The Department of Biodiversity, Conservation and Attractions (DBCA) and joint management partners plan to safely re-open the Kimberley’s national parks and conservation areas to visitors, as the region continues its recovery from unprecedented flooding in January.

DBCA Regional Manager Kimberley Craig Olejnik said the majority of the Kimberley’s national parks will be open this tourism season.

“Traditional owners have been instrumental in recovery operations and getting parks ready to open in 2023,” Mr Olejnik said.

“East Kimberley parks including the popular Purnululu National Park World Heritage area will be open for business as usual to the public and commercial tour operators.

“In the West Kimberley, popular sites Dimalurru (Tunnel Creek), Dulundi (Silent Grove), Walarra Mindi (Mt Hart), and Lennard Gorge will open pending confirmation of safe access via Gibb River Road and other local access roads and completion of geotechnical and arborist assessments.

“However, significant flood damage to visitor infrastructure and post-flood visitor safety risks at Danggu Geikie Gorge National Park and Bandilngan (Windjana Gorge) National Park mean they will remain closed for the rest of 2023.”

Danggu Geikie Gorge National Park’s closure also means the Danggu Geikie Gorge boat tours won’t operate this season.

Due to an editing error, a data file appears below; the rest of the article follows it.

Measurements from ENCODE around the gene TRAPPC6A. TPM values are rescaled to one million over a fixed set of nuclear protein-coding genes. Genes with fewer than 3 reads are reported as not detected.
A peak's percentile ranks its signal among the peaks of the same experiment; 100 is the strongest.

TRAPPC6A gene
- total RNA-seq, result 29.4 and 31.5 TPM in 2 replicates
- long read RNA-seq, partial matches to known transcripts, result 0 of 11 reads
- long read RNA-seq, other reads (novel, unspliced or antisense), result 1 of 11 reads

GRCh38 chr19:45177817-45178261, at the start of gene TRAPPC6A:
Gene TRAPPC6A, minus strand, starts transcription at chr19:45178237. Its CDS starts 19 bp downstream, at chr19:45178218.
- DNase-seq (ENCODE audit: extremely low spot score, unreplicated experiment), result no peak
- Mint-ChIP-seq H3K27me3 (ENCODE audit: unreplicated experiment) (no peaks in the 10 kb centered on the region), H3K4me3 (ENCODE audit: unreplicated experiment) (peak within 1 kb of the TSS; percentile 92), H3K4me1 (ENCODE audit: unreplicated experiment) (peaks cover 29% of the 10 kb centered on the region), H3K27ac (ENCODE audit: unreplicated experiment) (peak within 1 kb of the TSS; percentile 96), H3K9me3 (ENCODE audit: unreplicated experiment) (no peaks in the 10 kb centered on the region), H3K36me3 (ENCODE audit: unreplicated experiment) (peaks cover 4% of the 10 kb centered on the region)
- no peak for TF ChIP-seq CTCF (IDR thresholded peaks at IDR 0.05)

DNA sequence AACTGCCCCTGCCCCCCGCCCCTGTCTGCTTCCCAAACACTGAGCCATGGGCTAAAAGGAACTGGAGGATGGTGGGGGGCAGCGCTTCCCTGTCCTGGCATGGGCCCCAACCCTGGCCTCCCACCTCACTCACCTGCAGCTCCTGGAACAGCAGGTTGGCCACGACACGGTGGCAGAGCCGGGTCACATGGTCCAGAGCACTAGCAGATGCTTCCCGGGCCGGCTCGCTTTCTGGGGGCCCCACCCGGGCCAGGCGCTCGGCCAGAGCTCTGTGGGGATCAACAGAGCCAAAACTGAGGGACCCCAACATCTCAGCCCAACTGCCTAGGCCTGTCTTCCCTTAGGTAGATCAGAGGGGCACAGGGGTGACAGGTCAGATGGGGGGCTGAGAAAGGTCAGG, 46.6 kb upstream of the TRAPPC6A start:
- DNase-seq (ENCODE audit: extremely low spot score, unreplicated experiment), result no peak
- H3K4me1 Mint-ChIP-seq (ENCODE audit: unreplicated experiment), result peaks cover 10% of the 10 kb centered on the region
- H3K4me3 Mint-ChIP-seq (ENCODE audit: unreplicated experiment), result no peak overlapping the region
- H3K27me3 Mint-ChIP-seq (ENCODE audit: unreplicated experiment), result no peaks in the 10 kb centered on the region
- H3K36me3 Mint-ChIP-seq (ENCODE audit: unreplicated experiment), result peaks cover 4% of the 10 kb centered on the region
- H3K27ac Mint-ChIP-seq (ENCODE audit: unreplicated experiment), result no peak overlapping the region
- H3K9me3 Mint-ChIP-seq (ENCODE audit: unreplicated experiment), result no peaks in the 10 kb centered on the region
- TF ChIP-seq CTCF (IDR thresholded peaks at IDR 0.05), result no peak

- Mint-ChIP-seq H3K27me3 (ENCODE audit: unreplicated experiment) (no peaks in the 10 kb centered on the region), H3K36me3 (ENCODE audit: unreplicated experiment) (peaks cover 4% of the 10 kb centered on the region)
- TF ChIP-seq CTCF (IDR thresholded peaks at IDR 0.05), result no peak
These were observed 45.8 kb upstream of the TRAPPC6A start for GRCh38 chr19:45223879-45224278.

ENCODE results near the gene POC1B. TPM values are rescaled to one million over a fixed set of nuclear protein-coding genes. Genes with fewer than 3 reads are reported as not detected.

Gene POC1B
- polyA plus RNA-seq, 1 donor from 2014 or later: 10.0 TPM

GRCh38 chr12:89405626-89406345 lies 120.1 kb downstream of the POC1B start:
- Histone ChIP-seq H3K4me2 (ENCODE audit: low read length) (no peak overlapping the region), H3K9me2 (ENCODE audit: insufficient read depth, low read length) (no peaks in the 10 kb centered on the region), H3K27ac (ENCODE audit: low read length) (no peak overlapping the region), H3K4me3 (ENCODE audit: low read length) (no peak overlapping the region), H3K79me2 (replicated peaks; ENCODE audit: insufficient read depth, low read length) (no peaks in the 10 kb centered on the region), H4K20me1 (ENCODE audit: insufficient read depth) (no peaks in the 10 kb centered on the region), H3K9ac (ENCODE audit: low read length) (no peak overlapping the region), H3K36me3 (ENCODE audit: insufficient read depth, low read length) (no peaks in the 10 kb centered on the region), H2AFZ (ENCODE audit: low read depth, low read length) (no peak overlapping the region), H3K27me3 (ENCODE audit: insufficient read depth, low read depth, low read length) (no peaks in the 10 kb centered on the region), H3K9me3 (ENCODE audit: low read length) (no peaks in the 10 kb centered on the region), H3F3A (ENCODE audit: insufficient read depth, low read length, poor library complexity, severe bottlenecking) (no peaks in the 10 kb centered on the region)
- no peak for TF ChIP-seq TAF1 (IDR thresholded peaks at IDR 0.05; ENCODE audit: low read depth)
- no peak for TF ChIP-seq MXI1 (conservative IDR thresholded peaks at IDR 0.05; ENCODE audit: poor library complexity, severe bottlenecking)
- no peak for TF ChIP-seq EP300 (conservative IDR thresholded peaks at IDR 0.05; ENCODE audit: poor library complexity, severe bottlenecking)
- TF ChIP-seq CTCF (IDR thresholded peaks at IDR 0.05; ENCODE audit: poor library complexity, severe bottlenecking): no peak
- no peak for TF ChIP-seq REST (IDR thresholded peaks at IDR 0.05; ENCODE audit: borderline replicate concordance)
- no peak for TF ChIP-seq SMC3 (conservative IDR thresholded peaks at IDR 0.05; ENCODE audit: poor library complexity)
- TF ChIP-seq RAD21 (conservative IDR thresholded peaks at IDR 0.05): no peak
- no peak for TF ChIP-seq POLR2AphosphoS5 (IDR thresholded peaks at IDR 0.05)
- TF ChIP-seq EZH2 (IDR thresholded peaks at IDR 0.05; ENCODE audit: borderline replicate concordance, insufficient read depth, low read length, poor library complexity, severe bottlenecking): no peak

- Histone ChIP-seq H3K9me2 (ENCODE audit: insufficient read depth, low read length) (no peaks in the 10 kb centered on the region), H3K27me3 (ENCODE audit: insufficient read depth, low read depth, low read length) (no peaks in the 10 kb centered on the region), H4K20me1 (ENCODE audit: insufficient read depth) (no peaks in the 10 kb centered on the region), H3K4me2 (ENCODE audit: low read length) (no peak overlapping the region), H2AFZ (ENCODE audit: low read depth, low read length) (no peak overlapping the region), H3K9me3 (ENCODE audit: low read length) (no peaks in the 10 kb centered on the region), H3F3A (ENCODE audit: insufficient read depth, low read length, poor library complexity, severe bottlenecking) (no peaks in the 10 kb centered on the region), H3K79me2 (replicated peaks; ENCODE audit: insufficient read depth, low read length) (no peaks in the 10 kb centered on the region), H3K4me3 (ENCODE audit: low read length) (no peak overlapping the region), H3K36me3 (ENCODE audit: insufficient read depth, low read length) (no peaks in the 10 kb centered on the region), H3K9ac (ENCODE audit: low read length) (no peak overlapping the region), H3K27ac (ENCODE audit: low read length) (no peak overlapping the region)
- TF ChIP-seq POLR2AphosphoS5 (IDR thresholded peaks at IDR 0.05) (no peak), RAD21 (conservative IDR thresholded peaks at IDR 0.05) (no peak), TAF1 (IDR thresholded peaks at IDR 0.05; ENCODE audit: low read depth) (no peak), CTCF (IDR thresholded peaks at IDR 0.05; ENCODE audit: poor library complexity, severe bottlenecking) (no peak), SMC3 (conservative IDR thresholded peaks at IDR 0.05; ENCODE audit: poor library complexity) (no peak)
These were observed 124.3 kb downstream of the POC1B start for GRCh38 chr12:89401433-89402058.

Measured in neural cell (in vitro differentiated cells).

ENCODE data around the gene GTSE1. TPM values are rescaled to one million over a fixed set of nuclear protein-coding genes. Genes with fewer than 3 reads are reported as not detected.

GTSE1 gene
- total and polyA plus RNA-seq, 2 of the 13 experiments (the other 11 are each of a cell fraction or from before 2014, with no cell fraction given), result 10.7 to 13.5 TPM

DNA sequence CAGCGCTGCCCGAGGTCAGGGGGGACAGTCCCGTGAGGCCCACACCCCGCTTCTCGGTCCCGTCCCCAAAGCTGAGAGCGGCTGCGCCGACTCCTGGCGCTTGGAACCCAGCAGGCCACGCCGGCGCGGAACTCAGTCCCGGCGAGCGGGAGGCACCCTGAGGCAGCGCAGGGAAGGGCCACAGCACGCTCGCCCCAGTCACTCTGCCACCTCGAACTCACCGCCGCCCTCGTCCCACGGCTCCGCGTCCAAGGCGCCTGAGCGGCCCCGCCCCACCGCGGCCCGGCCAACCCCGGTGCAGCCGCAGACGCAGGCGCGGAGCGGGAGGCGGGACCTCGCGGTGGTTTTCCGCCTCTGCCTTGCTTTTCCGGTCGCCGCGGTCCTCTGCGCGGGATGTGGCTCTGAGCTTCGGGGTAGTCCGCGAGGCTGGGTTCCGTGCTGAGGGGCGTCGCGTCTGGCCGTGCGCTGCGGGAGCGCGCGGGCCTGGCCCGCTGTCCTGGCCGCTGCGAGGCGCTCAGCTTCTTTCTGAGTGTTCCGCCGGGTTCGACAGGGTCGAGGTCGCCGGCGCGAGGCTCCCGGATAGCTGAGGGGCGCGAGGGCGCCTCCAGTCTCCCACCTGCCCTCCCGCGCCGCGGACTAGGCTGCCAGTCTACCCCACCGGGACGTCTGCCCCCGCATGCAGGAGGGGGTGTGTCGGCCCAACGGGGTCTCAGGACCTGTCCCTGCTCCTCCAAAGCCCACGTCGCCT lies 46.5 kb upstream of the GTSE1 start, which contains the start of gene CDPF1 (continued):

Danggu Geikie Gorge and Bandilngan (Windjana Gorge) national parks are jointly managed by the Department of Biodiversity, Conservation and Attractions and Bunuba Traditional Owners, who have requested time for Country to heal and for those who speak for Country to reconnect with flood-affected areas.

“Many areas of the Kimberley were not impacted by flooding, and I encourage travellers to visit and support those communities and tourism businesses in the coming months,” Mr Olejnik said.

“The majority of national parks will be open, but for your own safety and out of respect for traditional owners, please do not attempt to access closed parks.”

For the latest information about park closures and related works visit the alerts website. Learn more about the Kimberley’s national parks and conservation areas at Explore Parks.